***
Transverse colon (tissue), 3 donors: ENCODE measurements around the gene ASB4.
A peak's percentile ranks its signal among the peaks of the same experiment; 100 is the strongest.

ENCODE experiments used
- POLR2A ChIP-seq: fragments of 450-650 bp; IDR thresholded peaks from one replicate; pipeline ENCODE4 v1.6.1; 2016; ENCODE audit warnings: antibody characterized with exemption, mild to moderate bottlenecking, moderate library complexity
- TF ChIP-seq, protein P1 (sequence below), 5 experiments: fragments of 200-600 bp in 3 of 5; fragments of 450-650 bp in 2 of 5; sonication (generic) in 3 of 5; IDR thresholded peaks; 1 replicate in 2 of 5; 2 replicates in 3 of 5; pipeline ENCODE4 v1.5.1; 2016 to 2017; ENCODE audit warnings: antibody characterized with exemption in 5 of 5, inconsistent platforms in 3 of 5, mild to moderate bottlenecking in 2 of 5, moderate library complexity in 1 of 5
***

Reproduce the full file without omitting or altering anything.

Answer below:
Transverse colon (tissue), 3 donors: ENCODE measurements around the gene ASB4.
A peak's percentile ranks its signal among the peaks of the same experiment; 100 is the strongest.

ENCODE experiments used
- POLR2A ChIP-seq: fragments of 450-650 bp; IDR thresholded peaks from one replicate; pipeline ENCODE4 v1.6.1; 2016; ENCODE audit warnings: antibody characterized with exemption, mild to moderate bottlenecking, moderate library complexity
- TF ChIP-seq, protein P1 (sequence below), 5 experiments: fragments of 200-600 bp in 3 of 5; fragments of 450-650 bp in 2 of 5; sonication (generic) in 3 of 5; IDR thresholded peaks; 1 replicate in 2 of 5; 2 replicates in 3 of 5; pipeline ENCODE4 v1.5.1; 2016 to 2017; ENCODE audit warnings: antibody characterized with exemption in 5 of 5, inconsistent platforms in 3 of 5, mild to moderate bottlenecking in 2 of 5, moderate library complexity in 1 of 5